Babe is gone.
The vet and I looked at his chest x-rays together; she pointed out the mottling that covered most of his lungs. In light of the fact that he'd fallen facefirst into the pool a couple weeks ago (playfully trying to attack me as I swam), we figured the old fellow had pneumonia. A robust round of antibiotics and he might pull through.
His breathing had gotten loud and short over night, not quite panting. The doctor took a blood sample, too, and we were on our way with some hope. Until we were about to leave, and Babe coughed blood onto the floor. Everything slowed down and seemed to stop. I called a vet assistant, and she came and picked up the blood and went to get the vet again. She talked with me for a few more minutes.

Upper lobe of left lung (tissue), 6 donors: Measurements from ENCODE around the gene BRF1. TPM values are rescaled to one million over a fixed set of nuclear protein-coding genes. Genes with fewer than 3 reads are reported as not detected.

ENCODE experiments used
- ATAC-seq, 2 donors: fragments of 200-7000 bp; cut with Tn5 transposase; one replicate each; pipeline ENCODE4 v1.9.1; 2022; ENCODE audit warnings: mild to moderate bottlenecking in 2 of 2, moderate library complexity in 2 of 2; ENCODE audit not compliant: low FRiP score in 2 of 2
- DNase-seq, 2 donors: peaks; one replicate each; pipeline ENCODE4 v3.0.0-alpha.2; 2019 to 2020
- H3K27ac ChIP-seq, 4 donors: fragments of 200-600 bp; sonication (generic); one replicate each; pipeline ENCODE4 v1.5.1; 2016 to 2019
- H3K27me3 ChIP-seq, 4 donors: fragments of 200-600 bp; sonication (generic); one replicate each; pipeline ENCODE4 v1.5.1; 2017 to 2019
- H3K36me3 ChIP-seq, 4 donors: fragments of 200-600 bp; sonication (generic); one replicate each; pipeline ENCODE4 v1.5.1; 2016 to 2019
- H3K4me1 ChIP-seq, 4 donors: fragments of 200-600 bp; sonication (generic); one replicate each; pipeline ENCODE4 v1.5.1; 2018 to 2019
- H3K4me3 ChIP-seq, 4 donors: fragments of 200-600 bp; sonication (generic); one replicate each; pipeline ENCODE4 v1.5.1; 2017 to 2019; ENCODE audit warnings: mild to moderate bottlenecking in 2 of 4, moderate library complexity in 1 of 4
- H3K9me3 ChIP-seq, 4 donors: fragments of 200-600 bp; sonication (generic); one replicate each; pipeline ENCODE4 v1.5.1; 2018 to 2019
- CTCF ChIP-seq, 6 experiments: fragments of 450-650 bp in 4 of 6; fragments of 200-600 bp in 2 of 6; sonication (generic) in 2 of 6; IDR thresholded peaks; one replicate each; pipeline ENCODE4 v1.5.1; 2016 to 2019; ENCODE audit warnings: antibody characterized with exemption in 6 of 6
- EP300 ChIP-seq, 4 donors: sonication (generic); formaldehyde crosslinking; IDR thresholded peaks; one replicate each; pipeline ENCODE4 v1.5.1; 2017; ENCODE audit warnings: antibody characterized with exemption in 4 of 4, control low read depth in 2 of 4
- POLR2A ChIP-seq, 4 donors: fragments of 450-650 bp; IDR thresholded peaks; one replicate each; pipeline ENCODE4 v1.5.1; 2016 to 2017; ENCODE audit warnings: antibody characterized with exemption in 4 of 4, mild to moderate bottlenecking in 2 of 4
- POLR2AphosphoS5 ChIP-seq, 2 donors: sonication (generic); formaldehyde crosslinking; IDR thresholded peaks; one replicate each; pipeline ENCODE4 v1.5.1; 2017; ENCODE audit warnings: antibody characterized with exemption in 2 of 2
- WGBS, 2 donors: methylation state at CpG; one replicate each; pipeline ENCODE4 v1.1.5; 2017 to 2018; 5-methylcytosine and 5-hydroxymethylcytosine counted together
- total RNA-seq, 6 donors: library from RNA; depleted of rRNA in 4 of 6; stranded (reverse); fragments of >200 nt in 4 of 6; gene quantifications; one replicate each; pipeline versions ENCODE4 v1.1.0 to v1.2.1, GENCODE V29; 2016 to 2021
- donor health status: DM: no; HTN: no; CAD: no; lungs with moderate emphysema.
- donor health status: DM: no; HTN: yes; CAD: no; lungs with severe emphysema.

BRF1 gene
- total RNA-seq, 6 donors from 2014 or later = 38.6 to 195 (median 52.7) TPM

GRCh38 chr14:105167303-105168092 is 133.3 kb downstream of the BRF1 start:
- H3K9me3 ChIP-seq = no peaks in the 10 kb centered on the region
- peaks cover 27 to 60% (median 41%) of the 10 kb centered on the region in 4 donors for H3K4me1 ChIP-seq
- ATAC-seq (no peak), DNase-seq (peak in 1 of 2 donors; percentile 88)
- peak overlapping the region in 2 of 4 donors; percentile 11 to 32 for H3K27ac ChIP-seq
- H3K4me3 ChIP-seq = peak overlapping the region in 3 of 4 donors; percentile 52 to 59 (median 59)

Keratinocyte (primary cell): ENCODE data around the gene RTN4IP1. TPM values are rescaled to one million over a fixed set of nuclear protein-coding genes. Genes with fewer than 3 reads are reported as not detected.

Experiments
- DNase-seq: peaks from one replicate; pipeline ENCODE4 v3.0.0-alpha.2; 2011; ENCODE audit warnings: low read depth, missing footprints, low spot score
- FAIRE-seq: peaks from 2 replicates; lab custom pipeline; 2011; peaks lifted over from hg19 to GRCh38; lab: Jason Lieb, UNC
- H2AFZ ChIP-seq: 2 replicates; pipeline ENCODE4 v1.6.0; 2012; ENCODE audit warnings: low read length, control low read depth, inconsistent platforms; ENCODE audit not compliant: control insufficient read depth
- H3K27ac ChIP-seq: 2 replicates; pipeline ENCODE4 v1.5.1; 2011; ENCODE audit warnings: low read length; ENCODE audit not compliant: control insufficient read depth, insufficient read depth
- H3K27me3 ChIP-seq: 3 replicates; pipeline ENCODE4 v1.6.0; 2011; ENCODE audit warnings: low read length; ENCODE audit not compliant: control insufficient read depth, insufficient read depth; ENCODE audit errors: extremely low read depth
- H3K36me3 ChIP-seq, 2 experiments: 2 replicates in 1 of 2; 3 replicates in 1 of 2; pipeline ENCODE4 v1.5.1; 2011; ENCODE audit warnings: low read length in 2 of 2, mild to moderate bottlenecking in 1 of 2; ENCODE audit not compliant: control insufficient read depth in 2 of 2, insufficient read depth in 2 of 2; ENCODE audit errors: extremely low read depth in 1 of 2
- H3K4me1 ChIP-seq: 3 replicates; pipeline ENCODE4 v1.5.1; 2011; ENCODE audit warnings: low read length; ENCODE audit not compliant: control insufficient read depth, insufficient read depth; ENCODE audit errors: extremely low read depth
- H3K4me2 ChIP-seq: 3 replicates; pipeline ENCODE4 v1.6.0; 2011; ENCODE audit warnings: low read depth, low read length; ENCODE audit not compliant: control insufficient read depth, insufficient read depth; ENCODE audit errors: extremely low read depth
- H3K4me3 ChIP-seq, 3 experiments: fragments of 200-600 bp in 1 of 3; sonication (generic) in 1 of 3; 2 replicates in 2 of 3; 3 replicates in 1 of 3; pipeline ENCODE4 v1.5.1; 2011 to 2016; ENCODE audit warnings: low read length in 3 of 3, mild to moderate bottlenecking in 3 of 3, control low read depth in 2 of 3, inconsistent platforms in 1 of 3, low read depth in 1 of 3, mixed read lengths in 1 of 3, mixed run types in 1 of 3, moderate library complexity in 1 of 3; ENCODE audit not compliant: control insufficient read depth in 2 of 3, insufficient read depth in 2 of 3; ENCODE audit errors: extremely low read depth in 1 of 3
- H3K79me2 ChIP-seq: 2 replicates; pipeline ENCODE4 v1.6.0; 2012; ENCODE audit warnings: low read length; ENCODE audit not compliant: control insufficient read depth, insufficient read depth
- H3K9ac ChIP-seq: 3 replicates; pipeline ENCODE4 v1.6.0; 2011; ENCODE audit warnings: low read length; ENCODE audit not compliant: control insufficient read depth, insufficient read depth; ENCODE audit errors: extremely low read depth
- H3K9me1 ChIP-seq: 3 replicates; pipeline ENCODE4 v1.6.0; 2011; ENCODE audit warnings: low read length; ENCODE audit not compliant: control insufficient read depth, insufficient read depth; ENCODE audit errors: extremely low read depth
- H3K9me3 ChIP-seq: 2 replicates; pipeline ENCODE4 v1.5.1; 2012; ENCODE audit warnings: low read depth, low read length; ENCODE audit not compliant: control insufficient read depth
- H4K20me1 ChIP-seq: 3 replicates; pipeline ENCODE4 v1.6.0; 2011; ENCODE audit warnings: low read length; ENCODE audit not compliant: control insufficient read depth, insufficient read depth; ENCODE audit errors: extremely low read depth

She was right twice over. She told me that dogs that are to the point of coughing blood frequently go downhill fast. She told me that there was a strong possibility that he had cancer.
The next day the worst was confirmed. The blood showed numerous cancerous cells, and by evening, Babe had stopped eating and was just lying in his corner, puffing, each short breath counting down the hours.
Today we said goodbye to Babe as he left peacefully, the vet, the vet's assistant, Bernie and I -- all of us crying. The vet has known Babe for 11 years, too.
It was the right thing to do. Nothing makes it easy to have a pet euthanized, though. We let them so deeply into our hearts -- maybe because their love in return is so trusting, so unconditional.
My memories of Babe are pretty much all good. His first run on a long line with Bernie, who underestimated the speed and power of a year-old German Shepherd -- and ended up face-plowing as Babe dragged him off his feet. Babe helping to dig holes for shrubs in the yard, his huge yellow feet moving soil faster than my shovel could. His face wistfully set on the kitchen table as he hoped for a "cute" factor to gain him a tidbit or two. His unflagging optimism.
He was my sweet honey-bunkins.